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M. D. Shields, A.M.ASCE1

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Abstract: A new methodology is presented for the generation of spatially correlated nonstationary ground motion time histories that are com-

patible with a prescribed response spectrum using the spectral representation method. The method introduces two important improvements over

the current state of the art in that it preserves the coherence among the ground motion histories and enables the incorporation of both time and

frequency modulation by upgrading the evolutionary power spectral density function with random pulse-like perturbations. An example is

provided for the simulation of design spectrum–compatible, uniformly modulated nonstationary acceleration time histories at three locations

on the ground, and the results are compared directly with an existing state-of-the-art methodology. DOI: 10.1061/(ASCE)EM.1943-

7889.0000884. © 2014 American Society of Civil Engineers.

Author keywords: Response spectrum; Spectral representation method (SRM); Earthquake ground motion; Stochastic process; Non-

stationary; Simulation.

ments began in the 1970s with the work of Tsai (1972), Gasparini

The response spectrum has gained widespread acceptance as one of and Vanmarcke (1976), and Kaul (1978a) and have evolved for a

the fundamental descriptions of the effects of seismic ground motion wide variety of applications in the decades since. These develop-

on the behavior of structures (Chopra 2001). Although site-speciﬁc ments have generally progressed in two directions: (1) modiﬁcation

strong ground motion records are available for many seismically of existing ground motion records for response-spectrum compat-

active regions worldwide, artiﬁcial ground motion records remain ibility and (2) generation of artiﬁcial ground motion records as

very useful for cases where multiple analyses are necessary (such as realizations of a nonstationary stochastic process. Methods based on

in Monte Carlo simulations) to evaluate, for example, the variability the modiﬁcation of existing ground motion records are often con-

in the structural response, the maximum likely response, or some sidered preferable, and some notable developments along these lines

performance/reliability metric of the response. Artiﬁcial ground motion include the following. The WES RASCAL code developed by Silva

records are also useful, in certain cases, for singular analyses where and Lee (1987) iteratively modiﬁes the Fourier amplitude spectrum

data are not available. In such cases, it is often desirable to produce of recorded histories to make them compatible with a prescribed

artiﬁcial records that are in some way compatible with a prescribed response spectrum. The RSPMATCH code (Abrahamson 1992) uses

response spectrum. Moreover, modern design codes (e.g., European the time-domain spectral matching methods proposed by Kaul

Committee for Standardization 2003; ASCE 2010) require artiﬁ- (1978a) and Lilhanand and Tseng (1988) and has been updated in the

cially generated ground motions to be compatible with site-speciﬁc RSPMatch2005 code (Hancock et al. 2006), which uses wavelet-

response spectra for dynamic analysis. based time-domain adjustments on recorded accelerograms to make

Deﬁnitions of response-spectrum compatibility vary. In general, the records response-spectrum compatible. Similarly, Mukherjee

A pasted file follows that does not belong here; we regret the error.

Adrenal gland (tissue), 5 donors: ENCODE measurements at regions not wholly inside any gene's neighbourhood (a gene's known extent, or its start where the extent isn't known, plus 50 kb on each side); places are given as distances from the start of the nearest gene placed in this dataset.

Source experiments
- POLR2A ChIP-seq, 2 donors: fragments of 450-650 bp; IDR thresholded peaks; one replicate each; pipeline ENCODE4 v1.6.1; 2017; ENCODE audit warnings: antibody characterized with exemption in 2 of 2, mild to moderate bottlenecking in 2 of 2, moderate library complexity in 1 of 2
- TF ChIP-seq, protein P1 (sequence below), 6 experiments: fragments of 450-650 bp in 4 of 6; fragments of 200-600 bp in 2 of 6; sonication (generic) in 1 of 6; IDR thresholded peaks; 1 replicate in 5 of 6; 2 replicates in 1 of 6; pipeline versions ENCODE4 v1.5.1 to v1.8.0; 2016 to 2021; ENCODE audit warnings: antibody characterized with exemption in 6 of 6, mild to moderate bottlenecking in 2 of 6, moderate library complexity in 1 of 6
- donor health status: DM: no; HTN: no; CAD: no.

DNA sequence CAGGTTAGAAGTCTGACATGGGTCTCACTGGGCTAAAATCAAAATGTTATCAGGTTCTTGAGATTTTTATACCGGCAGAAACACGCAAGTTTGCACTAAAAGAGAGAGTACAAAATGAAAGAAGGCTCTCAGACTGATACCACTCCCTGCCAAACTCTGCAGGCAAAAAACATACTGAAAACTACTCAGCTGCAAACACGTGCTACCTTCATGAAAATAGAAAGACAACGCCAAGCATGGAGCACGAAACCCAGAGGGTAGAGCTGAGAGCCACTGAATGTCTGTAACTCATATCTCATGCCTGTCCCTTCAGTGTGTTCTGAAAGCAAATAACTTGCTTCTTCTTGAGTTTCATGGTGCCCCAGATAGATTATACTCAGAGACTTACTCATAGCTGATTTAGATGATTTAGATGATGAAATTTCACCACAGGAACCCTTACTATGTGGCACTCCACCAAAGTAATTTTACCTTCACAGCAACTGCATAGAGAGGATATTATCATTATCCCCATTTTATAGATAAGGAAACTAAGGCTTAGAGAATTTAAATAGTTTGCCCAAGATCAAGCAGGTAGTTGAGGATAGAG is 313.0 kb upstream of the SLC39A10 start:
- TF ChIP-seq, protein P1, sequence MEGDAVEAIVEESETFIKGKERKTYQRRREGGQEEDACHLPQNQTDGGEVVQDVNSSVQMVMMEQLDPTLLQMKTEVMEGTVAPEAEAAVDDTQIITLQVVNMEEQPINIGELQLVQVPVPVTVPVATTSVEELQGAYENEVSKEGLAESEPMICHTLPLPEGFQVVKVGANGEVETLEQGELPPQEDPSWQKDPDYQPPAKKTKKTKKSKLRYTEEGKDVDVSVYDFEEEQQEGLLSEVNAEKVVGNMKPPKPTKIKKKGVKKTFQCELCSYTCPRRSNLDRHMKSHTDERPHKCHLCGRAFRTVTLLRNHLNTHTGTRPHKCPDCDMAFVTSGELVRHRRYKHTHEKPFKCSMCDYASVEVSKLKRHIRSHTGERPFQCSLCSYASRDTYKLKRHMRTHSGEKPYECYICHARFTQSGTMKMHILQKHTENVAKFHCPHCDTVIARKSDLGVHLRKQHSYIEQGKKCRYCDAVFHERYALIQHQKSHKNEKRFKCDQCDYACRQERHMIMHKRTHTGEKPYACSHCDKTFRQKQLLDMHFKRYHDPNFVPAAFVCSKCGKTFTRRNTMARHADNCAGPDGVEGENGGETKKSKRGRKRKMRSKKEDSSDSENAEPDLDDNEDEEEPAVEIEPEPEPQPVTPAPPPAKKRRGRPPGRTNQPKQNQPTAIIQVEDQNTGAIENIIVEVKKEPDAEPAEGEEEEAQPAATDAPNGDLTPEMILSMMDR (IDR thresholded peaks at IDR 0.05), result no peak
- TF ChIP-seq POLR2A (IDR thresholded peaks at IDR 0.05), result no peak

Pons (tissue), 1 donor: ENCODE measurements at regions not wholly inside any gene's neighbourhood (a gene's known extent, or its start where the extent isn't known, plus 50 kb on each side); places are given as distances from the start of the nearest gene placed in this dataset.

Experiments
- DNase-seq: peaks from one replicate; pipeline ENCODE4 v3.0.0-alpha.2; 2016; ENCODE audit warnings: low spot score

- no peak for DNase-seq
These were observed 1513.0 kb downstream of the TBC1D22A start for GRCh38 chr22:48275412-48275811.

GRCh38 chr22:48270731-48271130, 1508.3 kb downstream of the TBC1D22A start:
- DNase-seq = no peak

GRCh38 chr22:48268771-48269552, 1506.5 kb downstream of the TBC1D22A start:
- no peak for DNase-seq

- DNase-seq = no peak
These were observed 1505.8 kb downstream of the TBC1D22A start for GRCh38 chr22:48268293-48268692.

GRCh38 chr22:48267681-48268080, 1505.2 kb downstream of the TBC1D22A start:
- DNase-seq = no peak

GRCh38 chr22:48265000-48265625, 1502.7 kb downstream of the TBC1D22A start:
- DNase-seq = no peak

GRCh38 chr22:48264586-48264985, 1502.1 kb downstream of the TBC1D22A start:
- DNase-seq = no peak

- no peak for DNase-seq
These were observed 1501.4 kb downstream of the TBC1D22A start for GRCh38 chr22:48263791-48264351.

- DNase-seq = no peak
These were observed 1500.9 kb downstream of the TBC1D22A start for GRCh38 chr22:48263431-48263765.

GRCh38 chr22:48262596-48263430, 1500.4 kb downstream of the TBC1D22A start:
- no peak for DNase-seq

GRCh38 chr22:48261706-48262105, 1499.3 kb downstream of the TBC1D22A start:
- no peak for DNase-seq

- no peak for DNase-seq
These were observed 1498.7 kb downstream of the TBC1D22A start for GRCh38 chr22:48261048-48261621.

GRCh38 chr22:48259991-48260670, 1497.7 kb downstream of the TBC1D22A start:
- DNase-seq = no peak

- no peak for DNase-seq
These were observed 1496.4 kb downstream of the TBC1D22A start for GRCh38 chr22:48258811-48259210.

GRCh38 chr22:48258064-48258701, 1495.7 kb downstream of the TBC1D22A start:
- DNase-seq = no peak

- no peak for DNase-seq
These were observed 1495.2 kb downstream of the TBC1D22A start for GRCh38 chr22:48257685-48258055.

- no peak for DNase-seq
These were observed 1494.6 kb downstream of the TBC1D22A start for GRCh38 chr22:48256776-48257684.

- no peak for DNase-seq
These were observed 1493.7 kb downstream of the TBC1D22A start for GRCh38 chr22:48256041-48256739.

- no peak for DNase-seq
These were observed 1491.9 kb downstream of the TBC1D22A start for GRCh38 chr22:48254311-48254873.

response-spectrum compatibility requires that the mean response and Gupta (2002) use a continuous wavelet transform of a record to

spectrum from a set of artiﬁcial records matches the target response modify it for response-spectrum compatibility. Recently, Cacciola

spectrum with some speciﬁed degree of accuracy over a given fre- (2010) developed a methodology based on the superposition of a

quency range. The deﬁned target response spectrum varies with ground motion record and a correcting stochastic process intended

application as well and may correspond to the response spectrum to make the combined history compatible with a prescribed response

from a given record, the median or mean response spectrum from spectrum.

a set of records, a design spectrum, or a uniform hazard spectrum. It is not always possible to modify existing records to make them

The methodology presented herein considers the compatibility of response-spectrum compatible while preserving certain important

a single generated time history with any given target response features of the records such as coherence. This is particularly true in

spectrum (of the types previously listed or others) based on an the important case where multiple correlated records are necessary

overall error metric across a given frequency range. for analysis [see Zerva (2009) for a detailed discussion of this topic].

Numerous methods have been developed over the past several Such circumstances arise in the analysis of unsymmetrical buildings

decades to generate artiﬁcial ground motion histories that are or portfolios of buildings, long-span bridges with multiple support

excitations, dams (Sanchez Lizarraga and Lai 2014), pipelines

1 (Zerva 1994), and nuclear power plants (Jeremic et al. 2013), among

Assistant Professor, Dept. of Civil Engineering., Johns Hopkins

other analyses. In these instances, it has generally been the practice

Univ., Baltimore, MD 21218. E-mail: michael.shields@jhu.edu

Note. This manuscript was submitted on January 8, 2014; approved on to simulate ground motion as a multivariate (MV) nonstationary sto-

September 24, 2014; published online on October 21, 2014. Discussion chastic process (Shinozuka and Deodatis 1988; Vanmarcke and Fenton

period open until March 21, 2015; separate discussions must be submitted 1991; Zerva 1992; Zentner 2013). However, relatively few method-